Referring now to FIGS. 3A-3D, there is shown a first embodiment of a cam assembly for use in the present invention. Cam assembly 104 comprises yoke portion 106 and base portion 108, each of which may be heat treated and nitrided sintered powdered metal, and which are assembled about lower crankpin 96 as shown in FIGS. 4 and 5 and discussed further below. Yoke portion 106 and base portion 108 are a matched pair and are machined together in assembled form. When fitted together, yoke portion 106 and base portion 108 define cylindrical outer surface 110 having central axis 112 which is parallel to and offset from central axis 95 of lower crankpin 96 (FIGS. 2A, 3B). Axes 95 and 112 are offset by distance b which, in the shown embodiment of compressor assembly 20, is equivalent to distance a. Axially extending from one side of base portion 108 is generally arcuate counterweight portion 116. Extending from the opposite axial face of base portion 108 is generally arcuate driven portion 118 which, to a lesser extent than portion 116, also acts as a counterweight. At opposite circumferential ends of driven portion 118 are surfaces 120 and 122, which alternatingly abut surfaces 100 and 102 of crankshaft flange 98, respectively, when crankshaft 40 is driven forward and reverse directions. Hence, cam assembly 104 has a first angular position about lower crankpin 96 when surfaces 102 and 122 abut, during forward rotation of crankshaft 40, and a second angular position about lower crankpin 96 when surfaces 100 and 120 abut, during reverse rotation of crankshaft 40, as will be described further below. As shown in FIGS. 3B and 3D, base portion 108 is provided with axial holes 124, 126 and 128 which serve to properly locate the center of mass of cam assembly 104 in each of its and second angular positions.
Referring to FIGS. 3B, 3D and 5, after base portion 108 and yoke portion 106 are assembled together about lower crankpin 96, they are secured together by interference fitting spring pins 130 and 132, which are usually sheet steel rolled into a hollow, cylindrical configuration, into aligned crossbores 134 and 136 extending along axis 138, which perpendicularly intersects central axis 95 of the crankpin. Alternatively, yoke portion 106 and base portion 108 may be merely interfitted together and held in their assembled form by virtue of cam 104 being captured in the radial direction by the inner cylindrical surface of rod strap 62 and in the axial direction by adjacent, abutting axial surfaces of crankshaft 40. Further, cam 104 may comprise a single piece having the same overall shape and features as interfitted portions 106 and 108 provide; this embodiment (not shown) would slip axially over crankpin 96 of a crankshaft comprising two pieces bolted together at either end of the crankpin. Notably, this alternative, single piece cam embodiment would also have a crossbore extending from the inner cylindrical cam surface to the outer cylindrical cam surface, similar to the conduit formed by crossbores 134 and 136, for conveying oil to surface 110, as described further below.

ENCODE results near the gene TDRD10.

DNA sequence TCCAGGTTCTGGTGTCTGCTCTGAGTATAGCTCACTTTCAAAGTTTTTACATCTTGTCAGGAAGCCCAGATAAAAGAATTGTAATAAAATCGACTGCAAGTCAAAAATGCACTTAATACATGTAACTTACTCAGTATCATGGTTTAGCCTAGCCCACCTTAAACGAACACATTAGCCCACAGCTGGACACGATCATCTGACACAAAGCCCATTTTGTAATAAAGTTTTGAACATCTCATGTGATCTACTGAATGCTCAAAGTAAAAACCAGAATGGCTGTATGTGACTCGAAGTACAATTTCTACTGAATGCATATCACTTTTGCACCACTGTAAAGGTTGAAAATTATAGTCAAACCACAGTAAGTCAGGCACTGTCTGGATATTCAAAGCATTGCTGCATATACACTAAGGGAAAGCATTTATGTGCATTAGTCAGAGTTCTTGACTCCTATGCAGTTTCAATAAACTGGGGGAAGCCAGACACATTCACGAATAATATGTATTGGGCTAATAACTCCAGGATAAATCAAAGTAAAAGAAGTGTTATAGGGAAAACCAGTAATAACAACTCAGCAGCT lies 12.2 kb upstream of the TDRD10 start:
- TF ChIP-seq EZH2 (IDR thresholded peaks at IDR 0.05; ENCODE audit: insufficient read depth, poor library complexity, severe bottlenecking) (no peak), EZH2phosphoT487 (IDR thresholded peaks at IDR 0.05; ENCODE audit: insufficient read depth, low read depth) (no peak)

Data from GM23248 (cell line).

Referring to FIG. 4, in which cam assembly 104 is shown in its first angular position, with its driven surface 122 abutting crankshaft flange driving surface 102, central axis 112 lies in the same plane as axes 93, 94 and 95, and lies distance e from crankshaft axis of rotation 94, equally eccentric and completely out of phase with the central axis of upper crankpin 90. Thus, in the shown embodiment, distance e equals the sum of distances a and b (e=a+b). In the shown embodiment of compressor 20, distance a is equivalent to distance b. It can be readily understood from the above that during forward rotation of crankshaft 40, with cam assembly 104 maintained in its first angular position about lower crankpin 96, pistons 54 and 56 may have a common stroke distance and common displacement, although different stroke combinations may be used. Thus, compressor assembly 20 achieves its maximum displacement during forward crankshaft rotation.
Conversely, with cam assembly 104 in its second angular position (not shown), in which its driven surface 120 abuts crankshaft flange driving surface 100, during reverse rotation of crankshaft 40, cam assembly central axis 112 assumes a position in the plane containing axes 93, 94 and 95, lying between axis 93 and axis 95. In the shown embodiment of compressor 20, where distance a is equivalent to distance b, axis 112 is superimposed upon crankshaft axis of rotation 94 when cam assembly 104 assumes its second angular position about crankpin 96, and no reciprocating movement is imparted to piston 56. Hence, with surfaces 100 and 120 maintained in abutting contact during reverse crankshaft rotation, rod strap 62 of connecting rod 52 idles in place, with cam assembly rotating therein about coincident axes 94 and 112. It can be readily understood from the above that during reverse rotation of crankshaft 40, with cam assembly 104 maintained in its second angular position about lower crankpin 96, compressor assembly 20 achieves only a portion (as shown, one half) its maximum displacement. Although the shown embodiment illustrates a compressor having a first, maximum displacement which is about twice that of its second, reduced displacement, it is envisioned that the above described arrangement may be modified to produce a second, reduced displacement which is greater than or less than one half a first, maximum displacement. Further, those skilled in the art will recognize that the present invention may be adapted to single cylinder compressors which have a first displacement when rotated in the forward direction, and a second, different displacement when rotated in reverse direction.